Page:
The Second Version

16/02/11

They Do Not Believe It

Remember the Bush Doctrine?

The much-reviled doctrine postulating that in order to reduce the problem of islamic extremism the people of the Middle East should be given another choice instead of their two typical options: islamic theocracy or strong-man dictatorship.

The third option was intended to be, for lack of better terms, liberal democracy.

The experiment was tried in Iraq with mixed results, but the hoped-for domino effect, the extension of requests for change and revolts in other middle-East countries did not occur.

However, now middle-class revolts and protests are rocking the middle-East and Maghreb: the dictators of Tunisia and Egypt have stepped down* and the unrest may be spreading. These revolts have many agreeable characteristics: they come mostly from the middle-class, the class that historically can provide guidance for a better future; the role of islamic extremists in those is secondary at best; once ousted the dictator those countries became relatively calm. At least I have heard nothing of persecutions of the losers.

I do not think this is a consequence of the American intervention in Iraq; I think that the causes of these rebellions are much closer in time and space: But it is possible that the seeds spread back then have germinated just now.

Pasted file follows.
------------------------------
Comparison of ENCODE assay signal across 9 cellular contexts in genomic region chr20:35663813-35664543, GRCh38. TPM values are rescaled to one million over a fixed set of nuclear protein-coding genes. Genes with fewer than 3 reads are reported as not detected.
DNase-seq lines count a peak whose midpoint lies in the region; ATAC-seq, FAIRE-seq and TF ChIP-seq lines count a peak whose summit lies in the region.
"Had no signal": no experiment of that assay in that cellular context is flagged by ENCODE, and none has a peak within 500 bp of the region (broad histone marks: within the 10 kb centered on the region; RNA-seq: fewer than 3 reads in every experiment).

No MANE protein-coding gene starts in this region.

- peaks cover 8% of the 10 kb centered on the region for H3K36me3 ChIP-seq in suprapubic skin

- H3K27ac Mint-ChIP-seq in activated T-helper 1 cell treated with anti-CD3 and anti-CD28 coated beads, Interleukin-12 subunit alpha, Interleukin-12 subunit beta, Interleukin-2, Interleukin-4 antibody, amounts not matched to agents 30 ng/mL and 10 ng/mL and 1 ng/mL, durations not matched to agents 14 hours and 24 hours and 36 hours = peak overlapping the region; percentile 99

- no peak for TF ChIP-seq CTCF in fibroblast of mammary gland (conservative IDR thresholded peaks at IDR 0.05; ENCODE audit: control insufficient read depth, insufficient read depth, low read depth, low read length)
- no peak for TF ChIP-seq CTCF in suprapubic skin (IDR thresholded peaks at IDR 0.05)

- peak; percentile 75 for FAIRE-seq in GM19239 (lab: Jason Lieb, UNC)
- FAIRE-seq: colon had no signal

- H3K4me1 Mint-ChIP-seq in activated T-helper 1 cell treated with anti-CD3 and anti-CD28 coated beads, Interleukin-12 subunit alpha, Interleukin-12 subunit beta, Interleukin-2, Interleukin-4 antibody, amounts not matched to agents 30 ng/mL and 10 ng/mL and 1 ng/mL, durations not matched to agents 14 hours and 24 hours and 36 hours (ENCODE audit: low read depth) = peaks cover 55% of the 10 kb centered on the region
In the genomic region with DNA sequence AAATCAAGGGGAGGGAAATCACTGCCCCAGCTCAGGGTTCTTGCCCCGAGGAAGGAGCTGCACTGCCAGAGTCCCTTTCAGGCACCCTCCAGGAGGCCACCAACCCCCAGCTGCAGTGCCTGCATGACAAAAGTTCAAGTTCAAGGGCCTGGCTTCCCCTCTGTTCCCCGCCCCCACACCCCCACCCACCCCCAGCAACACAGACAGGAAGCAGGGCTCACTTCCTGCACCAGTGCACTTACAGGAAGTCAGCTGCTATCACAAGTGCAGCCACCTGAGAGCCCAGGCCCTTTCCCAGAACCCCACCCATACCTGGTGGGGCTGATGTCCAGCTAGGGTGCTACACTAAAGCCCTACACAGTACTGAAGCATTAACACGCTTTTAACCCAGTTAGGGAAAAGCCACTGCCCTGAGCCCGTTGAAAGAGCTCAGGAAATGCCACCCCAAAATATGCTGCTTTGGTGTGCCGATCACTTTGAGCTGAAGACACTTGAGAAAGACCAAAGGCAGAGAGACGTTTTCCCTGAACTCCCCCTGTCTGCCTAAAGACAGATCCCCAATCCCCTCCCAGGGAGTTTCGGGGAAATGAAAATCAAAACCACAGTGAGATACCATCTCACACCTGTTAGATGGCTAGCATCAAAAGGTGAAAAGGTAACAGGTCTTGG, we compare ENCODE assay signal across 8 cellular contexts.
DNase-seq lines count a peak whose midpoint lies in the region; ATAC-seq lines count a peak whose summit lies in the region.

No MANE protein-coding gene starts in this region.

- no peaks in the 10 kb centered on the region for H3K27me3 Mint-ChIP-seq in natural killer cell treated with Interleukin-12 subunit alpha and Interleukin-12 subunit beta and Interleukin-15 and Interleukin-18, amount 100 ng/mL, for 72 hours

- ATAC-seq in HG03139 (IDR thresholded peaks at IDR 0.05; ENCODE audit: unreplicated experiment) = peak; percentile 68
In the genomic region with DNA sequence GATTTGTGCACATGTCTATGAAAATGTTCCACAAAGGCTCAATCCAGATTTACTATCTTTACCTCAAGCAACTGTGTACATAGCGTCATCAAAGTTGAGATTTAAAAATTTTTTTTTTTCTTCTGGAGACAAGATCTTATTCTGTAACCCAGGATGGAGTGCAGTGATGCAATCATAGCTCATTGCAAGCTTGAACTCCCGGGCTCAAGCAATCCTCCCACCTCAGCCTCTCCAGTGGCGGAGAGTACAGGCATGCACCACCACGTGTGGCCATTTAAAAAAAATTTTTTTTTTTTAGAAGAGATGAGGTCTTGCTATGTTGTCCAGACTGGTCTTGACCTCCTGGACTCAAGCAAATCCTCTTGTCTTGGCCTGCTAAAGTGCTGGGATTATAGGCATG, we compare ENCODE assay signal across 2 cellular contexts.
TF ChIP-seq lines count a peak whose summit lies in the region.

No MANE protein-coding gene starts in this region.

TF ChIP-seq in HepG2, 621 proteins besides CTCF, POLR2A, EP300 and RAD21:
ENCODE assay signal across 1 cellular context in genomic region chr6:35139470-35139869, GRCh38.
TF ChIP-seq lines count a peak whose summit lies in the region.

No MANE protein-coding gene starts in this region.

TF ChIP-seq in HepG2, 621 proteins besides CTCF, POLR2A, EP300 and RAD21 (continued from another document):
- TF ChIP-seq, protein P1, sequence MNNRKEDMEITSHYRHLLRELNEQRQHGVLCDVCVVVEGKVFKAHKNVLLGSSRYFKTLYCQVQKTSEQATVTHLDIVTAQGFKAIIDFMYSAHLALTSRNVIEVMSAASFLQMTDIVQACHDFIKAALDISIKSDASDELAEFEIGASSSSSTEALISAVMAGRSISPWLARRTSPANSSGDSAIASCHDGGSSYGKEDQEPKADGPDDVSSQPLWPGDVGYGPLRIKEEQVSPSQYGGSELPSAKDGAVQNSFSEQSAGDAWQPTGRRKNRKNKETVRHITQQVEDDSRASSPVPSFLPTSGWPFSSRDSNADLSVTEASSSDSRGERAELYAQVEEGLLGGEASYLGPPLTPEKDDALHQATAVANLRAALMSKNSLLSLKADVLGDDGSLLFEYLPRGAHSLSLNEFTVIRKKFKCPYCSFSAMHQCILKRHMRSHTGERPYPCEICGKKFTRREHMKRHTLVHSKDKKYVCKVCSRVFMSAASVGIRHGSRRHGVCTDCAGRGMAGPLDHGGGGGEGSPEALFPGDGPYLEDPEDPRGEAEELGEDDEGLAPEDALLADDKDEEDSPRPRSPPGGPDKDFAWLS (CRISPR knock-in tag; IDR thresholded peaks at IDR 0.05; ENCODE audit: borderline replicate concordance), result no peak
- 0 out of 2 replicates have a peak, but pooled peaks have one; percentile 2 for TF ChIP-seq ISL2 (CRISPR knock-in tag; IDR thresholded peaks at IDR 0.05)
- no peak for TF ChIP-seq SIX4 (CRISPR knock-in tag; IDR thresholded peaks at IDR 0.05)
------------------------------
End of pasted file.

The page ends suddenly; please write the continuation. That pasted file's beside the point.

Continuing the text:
In any case, for those who professed support for the Bush Doctrine, the actual situation in North Africa and the Middle East should be welcome. To be watched carefully, of course, but as a possibility for positive developments.

Not like Obama is doing, but that's a different story.

Instead, the most common reactions in the American right-wing blogosphere seems to be "Oh, Muslims. We'll see more theocracies in the Middle-east." That is, complete lack of trust. Or worse, considering Muslims as incapable of civilized behaviour.

So why did they support the Bush Doctrine in the first place? Maybe because saying that they just like to see dead Muslims seemed too much?

*The military cabinet ruling Egypt now is made up of Mubarak's men, so the change there may be very superficial after all.

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